> as a sub-array element, but I suspect it may crash. Whatever it does do,
> from the point of view that the desired behaviour is that of "generating
> meaningful html", I doubt it would work as desired if eg
>

See above.

> $arr[3][2] = imagecreatetruecolor(640,480);
> $arr[1][3] = fopen("/path/file.type","r");
>
> etc etc
>
> Rgds
>
> Denis McMahon

Read the entire post. None of your arguments are valid.

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Re: php+html mixup in displaying multidimensional array in html tables [message #176867 is a reply to message #176866] Sun, 29 January 2012 17:10 Go to previous messageGo to next message
Denis McMahon is currently offline  Denis McMahon
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On Sun, 29 Jan 2012 15:09:41 -0500, Jerry Stuckle wrote:

> This is from a MySQL query - multiple rows, all with the same number of
> columns.

I must have missed where the OP said that.

>> 2) What if an array member is a binary object or a class?

> See above.

> Read the entire post. None of your arguments are valid.

I checked the OP's post - it says nothing about the array being populated
from a MySql query.

In addition, even if it was populated from a MySql query, I don't know if
any of the columns in the table(s) concerned are BLOBs.

I did wonder if the "John Drako <jbravo556(at)gmail(dot)removethis(dot)com>" in the
"Fast/Easy way to extract a column from multi-dimensional array?" thread
was also the John "<John(at)agdp(dot)de>" in this thread, but wasn't actually
assuming that he was.

Rgds

Denis McMahon
Re: php+html mixup in displaying multidimensional array in html tables [message #176868 is a reply to message #176867] Sun, 29 January 2012 17:41 Go to previous messageGo to next message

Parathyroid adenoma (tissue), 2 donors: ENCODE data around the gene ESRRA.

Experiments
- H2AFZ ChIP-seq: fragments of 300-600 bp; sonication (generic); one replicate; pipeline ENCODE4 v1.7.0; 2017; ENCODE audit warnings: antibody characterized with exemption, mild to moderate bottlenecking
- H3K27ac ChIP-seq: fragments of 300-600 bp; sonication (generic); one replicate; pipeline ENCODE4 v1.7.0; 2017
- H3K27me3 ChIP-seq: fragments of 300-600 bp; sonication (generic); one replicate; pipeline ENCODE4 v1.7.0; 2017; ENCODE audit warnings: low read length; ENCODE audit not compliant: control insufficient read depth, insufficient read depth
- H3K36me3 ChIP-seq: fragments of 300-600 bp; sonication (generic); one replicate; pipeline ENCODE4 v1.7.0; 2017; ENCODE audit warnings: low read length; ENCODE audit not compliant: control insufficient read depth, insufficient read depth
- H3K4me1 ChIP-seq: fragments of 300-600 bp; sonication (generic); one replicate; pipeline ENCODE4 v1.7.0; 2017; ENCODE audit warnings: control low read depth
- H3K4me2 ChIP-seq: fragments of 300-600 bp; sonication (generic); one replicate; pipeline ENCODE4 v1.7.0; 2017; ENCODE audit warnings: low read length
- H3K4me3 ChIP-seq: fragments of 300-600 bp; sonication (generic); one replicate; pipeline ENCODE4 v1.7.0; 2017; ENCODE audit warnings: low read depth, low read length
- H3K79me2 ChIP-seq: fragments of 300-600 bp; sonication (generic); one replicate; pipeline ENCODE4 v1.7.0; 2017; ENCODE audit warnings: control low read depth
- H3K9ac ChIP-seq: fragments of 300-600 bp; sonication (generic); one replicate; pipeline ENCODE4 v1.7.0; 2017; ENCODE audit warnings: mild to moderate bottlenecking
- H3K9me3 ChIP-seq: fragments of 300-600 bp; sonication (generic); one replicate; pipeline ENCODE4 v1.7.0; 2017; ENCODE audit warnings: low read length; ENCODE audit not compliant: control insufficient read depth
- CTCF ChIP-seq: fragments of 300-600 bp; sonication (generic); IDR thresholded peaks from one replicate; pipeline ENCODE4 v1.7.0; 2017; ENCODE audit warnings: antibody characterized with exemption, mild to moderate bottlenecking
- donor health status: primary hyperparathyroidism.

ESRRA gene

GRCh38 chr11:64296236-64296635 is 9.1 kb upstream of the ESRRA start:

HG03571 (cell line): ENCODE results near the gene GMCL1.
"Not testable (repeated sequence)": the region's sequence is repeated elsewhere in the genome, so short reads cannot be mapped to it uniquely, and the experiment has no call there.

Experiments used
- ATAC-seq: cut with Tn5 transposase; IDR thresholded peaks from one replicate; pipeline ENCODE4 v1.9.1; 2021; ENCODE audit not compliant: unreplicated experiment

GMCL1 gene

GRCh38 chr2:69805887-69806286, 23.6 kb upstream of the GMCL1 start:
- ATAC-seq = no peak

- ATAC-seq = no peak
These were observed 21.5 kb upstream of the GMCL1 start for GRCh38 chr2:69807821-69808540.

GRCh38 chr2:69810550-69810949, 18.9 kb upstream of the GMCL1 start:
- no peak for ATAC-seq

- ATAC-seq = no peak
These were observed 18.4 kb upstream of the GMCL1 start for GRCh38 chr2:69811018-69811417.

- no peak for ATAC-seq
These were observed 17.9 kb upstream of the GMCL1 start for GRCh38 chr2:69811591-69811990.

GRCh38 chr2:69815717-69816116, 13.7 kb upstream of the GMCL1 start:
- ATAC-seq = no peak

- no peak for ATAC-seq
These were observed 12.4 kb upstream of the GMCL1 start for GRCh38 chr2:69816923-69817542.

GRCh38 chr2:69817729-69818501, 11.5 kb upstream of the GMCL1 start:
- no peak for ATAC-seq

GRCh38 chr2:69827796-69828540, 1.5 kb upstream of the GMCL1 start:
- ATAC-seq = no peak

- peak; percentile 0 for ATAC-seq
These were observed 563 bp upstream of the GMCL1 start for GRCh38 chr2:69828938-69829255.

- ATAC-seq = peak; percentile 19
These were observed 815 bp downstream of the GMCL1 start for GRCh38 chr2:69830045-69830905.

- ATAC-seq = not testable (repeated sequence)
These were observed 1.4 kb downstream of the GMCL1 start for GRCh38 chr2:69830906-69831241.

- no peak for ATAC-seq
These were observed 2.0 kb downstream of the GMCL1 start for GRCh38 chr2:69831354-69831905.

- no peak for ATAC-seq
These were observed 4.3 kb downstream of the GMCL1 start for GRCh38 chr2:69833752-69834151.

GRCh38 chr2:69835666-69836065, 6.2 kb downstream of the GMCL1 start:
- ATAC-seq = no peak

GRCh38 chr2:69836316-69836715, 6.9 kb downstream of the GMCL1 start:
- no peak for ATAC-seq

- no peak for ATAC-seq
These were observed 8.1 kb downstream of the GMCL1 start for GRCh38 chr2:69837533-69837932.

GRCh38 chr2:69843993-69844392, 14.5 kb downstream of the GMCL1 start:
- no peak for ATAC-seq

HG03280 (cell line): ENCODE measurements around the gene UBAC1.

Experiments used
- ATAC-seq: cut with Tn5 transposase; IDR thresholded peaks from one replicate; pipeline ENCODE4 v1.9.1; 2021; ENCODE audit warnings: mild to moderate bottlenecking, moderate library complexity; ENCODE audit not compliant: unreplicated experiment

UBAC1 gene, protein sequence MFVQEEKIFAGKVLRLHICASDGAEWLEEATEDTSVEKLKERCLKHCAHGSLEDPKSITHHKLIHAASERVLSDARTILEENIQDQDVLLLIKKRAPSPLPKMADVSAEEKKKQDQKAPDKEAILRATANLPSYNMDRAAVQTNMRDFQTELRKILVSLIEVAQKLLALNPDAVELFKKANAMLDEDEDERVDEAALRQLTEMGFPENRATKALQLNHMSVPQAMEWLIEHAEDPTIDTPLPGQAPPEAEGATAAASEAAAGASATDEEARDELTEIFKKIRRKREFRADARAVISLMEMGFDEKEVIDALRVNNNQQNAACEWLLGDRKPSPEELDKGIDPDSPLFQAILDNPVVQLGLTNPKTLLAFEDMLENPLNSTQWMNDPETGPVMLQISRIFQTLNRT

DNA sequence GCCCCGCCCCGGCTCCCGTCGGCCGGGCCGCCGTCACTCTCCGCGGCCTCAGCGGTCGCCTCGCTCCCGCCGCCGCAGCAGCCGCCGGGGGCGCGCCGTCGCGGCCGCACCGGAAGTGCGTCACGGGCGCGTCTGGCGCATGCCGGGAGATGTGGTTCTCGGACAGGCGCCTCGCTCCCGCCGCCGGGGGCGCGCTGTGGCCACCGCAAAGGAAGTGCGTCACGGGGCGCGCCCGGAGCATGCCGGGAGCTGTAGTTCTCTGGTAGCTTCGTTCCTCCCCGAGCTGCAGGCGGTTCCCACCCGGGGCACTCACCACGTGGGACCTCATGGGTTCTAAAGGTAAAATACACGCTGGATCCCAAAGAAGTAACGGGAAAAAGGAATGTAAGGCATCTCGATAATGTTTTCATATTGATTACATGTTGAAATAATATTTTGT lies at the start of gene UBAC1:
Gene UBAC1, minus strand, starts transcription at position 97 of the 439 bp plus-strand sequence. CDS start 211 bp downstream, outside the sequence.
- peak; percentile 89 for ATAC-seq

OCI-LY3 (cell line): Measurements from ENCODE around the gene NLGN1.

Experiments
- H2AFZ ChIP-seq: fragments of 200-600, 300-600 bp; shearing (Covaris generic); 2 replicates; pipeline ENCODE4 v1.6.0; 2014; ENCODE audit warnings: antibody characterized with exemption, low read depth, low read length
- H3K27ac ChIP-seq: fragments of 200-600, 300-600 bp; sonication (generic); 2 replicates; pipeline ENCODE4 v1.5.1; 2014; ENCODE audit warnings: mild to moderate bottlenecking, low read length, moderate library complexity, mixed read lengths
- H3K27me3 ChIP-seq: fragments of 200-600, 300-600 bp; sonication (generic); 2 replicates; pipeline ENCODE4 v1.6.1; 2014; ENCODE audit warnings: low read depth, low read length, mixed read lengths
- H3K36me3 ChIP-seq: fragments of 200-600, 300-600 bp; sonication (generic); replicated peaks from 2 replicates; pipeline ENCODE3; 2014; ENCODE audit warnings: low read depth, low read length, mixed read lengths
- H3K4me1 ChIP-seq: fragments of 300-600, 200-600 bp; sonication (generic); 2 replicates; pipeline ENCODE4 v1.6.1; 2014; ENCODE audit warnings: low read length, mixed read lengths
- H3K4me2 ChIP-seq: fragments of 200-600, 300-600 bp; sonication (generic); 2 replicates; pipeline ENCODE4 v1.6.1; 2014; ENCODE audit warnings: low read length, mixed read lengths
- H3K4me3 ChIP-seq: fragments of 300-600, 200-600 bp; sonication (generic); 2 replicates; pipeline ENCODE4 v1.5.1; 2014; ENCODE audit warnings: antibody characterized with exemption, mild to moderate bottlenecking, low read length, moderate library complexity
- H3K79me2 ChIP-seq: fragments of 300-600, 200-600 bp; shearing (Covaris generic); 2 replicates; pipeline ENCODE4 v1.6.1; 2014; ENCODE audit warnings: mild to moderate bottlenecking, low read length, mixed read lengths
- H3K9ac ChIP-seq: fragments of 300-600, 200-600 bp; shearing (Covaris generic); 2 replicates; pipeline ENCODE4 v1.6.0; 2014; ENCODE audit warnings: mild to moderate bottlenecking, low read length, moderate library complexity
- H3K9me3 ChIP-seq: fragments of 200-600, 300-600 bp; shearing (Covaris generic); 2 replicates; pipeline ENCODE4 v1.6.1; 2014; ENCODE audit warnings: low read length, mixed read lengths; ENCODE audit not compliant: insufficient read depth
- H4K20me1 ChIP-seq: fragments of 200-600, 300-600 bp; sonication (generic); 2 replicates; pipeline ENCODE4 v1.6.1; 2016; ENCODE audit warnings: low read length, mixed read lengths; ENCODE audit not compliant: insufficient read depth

Jerry Stuckle is currently offline  Jerry Stuckle
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On 1/29/2012 5:10 PM, Denis McMahon wrote:
> On Sun, 29 Jan 2012 15:09:41 -0500, Jerry Stuckle wrote:
>
>> This is from a MySQL query - multiple rows, all with the same number of
>> columns.
>
> I must have missed where the OP said that.
>
>>> 2) What if an array member is a binary object or a class?
>
>> See above.
>
>> Read the entire post. None of your arguments are valid.
>
> I checked the OP's post - it says nothing about the array being populated
> from a MySql query.
>
> In addition, even if it was populated from a MySql query, I don't know if
> any of the columns in the table(s) concerned are BLOBs.
>
> I did wonder if the "John Drako<jbravo556(at)gmail(dot)removethis(dot)com>" in the
> "Fast/Easy way to extract a column from multi-dimensional array?" thread
> was also the John "<John(at)agdp(dot)de>" in this thread, but wasn't actually
> assuming that he was.
>
> Rgds
>
> Denis McMahon

If any of the data were BLOBs, he would know it. He's also responsible
for putting data into the database. Completely immaterial in this case.

As for the array - he should also know the contents of the array and the
number of elements in each array.

Your comments are only valid if he had nothing to do with building the
array or its contents. Which he also didn't say.

The time to validate stuff is when it's being put into the array, and
validating the array as it is built. Then you don't have to worry about
complicated and hard-to-maintain code like you are suggesting.

The bottom line is - start with good data and coding is easy. Build
crap data and the code becomes much harder to understand and maintain
(needless to say adding a lot more bugs to the scripts).



--
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Re: php+html mixup in displaying multidimensional array in html tables [message #176870 is a reply to message #176858] Mon, 30 January 2012 08:51 Go to previous messageGo to next message